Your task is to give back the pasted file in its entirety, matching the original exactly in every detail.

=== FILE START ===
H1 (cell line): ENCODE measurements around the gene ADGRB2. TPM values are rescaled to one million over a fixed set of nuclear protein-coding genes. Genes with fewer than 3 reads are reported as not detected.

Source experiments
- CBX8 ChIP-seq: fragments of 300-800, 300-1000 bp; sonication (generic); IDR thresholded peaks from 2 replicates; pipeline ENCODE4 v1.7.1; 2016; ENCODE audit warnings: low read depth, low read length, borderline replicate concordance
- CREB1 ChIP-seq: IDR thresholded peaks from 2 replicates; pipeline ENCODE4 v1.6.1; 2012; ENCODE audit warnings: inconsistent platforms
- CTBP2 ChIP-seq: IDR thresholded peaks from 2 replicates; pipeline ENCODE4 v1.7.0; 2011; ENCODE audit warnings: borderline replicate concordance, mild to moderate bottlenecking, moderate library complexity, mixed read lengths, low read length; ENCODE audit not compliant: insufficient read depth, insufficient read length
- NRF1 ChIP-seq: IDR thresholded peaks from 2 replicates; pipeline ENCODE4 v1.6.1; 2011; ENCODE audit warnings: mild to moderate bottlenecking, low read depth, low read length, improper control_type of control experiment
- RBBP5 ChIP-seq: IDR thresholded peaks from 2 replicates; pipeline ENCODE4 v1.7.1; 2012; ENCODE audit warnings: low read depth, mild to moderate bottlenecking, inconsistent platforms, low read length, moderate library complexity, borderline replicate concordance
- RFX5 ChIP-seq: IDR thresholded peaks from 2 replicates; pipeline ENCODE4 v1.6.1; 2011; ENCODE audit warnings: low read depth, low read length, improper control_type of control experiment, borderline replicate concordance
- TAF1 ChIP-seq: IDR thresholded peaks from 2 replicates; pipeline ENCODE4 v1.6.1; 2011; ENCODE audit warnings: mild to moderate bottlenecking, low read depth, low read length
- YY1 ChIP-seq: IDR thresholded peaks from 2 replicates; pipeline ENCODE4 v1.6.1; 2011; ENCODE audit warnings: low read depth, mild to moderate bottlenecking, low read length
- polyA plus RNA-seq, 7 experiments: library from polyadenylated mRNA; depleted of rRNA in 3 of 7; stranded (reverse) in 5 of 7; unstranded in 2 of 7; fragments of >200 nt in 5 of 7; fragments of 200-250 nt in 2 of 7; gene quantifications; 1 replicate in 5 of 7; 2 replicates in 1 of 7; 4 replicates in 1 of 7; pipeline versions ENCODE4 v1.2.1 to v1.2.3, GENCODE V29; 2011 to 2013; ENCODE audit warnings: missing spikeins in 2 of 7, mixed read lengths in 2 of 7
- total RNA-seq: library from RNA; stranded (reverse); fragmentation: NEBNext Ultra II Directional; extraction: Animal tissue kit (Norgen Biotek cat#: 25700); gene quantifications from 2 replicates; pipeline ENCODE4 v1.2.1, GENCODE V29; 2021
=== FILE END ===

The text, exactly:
H1 (cell line): ENCODE measurements around the gene ADGRB2. TPM values are rescaled to one million over a fixed set of nuclear protein-coding genes. Genes with fewer than 3 reads are reported as not detected.

Source experiments
- CBX8 ChIP-seq: fragments of 300-800, 300-1000 bp; sonication (generic); IDR thresholded peaks from 2 replicates; pipeline ENCODE4 v1.7.1; 2016; ENCODE audit warnings: low read depth, low read length, borderline replicate concordance
- CREB1 ChIP-seq: IDR thresholded peaks from 2 replicates; pipeline ENCODE4 v1.6.1; 2012; ENCODE audit warnings: inconsistent platforms
- CTBP2 ChIP-seq: IDR thresholded peaks from 2 replicates; pipeline ENCODE4 v1.7.0; 2011; ENCODE audit warnings: borderline replicate concordance, mild to moderate bottlenecking, moderate library complexity, mixed read lengths, low read length; ENCODE audit not compliant: insufficient read depth, insufficient read length
- NRF1 ChIP-seq: IDR thresholded peaks from 2 replicates; pipeline ENCODE4 v1.6.1; 2011; ENCODE audit warnings: mild to moderate bottlenecking, low read depth, low read length, improper control_type of control experiment
- RBBP5 ChIP-seq: IDR thresholded peaks from 2 replicates; pipeline ENCODE4 v1.7.1; 2012; ENCODE audit warnings: low read depth, mild to moderate bottlenecking, inconsistent platforms, low read length, moderate library complexity, borderline replicate concordance
- RFX5 ChIP-seq: IDR thresholded peaks from 2 replicates; pipeline ENCODE4 v1.6.1; 2011; ENCODE audit warnings: low read depth, low read length, improper control_type of control experiment, borderline replicate concordance
- TAF1 ChIP-seq: IDR thresholded peaks from 2 replicates; pipeline ENCODE4 v1.6.1; 2011; ENCODE audit warnings: mild to moderate bottlenecking, low read depth, low read length
- YY1 ChIP-seq: IDR thresholded peaks from 2 replicates; pipeline ENCODE4 v1.6.1; 2011; ENCODE audit warnings: low read depth, mild to moderate bottlenecking, low read length
- polyA plus RNA-seq, 7 experiments: library from polyadenylated mRNA; depleted of rRNA in 3 of 7; stranded (reverse) in 5 of 7; unstranded in 2 of 7; fragments of >200 nt in 5 of 7; fragments of 200-250 nt in 2 of 7; gene quantifications; 1 replicate in 5 of 7; 2 replicates in 1 of 7; 4 replicates in 1 of 7; pipeline versions ENCODE4 v1.2.1 to v1.2.3, GENCODE V29; 2011 to 2013; ENCODE audit warnings: missing spikeins in 2 of 7, mixed read lengths in 2 of 7
- total RNA-seq: library from RNA; stranded (reverse); fragmentation: NEBNext Ultra II Directional; extraction: Animal tissue kit (Norgen Biotek cat#: 25700); gene quantifications from 2 replicates; pipeline ENCODE4 v1.2.1, GENCODE V29; 2021